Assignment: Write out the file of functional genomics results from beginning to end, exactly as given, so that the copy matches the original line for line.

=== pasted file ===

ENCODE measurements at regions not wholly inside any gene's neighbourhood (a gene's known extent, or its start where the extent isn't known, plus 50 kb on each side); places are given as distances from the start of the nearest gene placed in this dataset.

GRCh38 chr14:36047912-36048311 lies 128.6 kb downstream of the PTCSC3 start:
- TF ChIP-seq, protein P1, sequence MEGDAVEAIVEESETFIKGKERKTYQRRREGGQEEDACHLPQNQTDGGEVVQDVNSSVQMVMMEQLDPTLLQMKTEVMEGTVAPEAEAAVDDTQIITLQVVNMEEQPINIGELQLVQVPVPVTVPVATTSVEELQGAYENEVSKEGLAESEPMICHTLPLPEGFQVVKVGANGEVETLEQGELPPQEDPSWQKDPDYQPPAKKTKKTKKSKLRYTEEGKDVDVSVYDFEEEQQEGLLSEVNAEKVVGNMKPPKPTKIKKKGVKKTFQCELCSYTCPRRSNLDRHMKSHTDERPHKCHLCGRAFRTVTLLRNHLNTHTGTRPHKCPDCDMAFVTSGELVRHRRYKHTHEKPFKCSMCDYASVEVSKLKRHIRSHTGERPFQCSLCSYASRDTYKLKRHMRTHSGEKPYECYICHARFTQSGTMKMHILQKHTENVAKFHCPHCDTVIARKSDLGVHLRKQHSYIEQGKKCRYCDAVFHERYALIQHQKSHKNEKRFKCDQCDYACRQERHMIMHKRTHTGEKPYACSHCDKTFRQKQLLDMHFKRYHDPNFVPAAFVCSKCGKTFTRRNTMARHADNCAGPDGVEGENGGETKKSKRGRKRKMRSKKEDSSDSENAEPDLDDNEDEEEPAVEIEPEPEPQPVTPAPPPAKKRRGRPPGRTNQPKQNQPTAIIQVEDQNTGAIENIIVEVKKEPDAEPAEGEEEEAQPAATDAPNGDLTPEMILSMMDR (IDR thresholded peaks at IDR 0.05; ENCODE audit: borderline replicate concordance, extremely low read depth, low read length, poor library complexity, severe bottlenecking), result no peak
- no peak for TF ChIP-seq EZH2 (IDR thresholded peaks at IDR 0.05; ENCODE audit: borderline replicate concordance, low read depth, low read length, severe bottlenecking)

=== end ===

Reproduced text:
ENCODE measurements at regions not wholly inside any gene's neighbourhood (a gene's known extent, or its start where the extent isn't known, plus 50 kb on each side); places are given as distances from the start of the nearest gene placed in this dataset.

GRCh38 chr14:36047912-36048311 lies 128.6 kb downstream of the PTCSC3 start:
- TF ChIP-seq, protein P1, sequence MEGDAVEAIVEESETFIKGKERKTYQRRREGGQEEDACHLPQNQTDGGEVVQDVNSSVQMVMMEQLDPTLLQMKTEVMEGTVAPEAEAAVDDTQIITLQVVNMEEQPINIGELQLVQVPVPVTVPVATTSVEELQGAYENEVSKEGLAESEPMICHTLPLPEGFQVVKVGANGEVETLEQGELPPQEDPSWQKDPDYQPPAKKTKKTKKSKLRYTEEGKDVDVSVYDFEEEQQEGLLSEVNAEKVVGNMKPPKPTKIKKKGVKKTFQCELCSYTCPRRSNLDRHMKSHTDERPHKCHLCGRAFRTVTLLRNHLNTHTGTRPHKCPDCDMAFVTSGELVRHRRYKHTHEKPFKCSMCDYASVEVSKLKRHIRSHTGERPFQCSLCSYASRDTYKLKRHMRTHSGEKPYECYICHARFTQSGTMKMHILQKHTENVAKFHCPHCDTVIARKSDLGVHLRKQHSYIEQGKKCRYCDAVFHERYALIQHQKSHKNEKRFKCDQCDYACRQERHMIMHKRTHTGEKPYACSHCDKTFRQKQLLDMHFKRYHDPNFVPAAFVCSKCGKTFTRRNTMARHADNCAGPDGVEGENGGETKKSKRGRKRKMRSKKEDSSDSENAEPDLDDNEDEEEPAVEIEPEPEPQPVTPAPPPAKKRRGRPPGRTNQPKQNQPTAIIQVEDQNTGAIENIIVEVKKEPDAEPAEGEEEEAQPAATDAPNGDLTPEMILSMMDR (IDR thresholded peaks at IDR 0.05; ENCODE audit: borderline replicate concordance, extremely low read depth, low read length, poor library complexity, severe bottlenecking), result no peak
- no peak for TF ChIP-seq EZH2 (IDR thresholded peaks at IDR 0.05; ENCODE audit: borderline replicate concordance, low read depth, low read length, severe bottlenecking)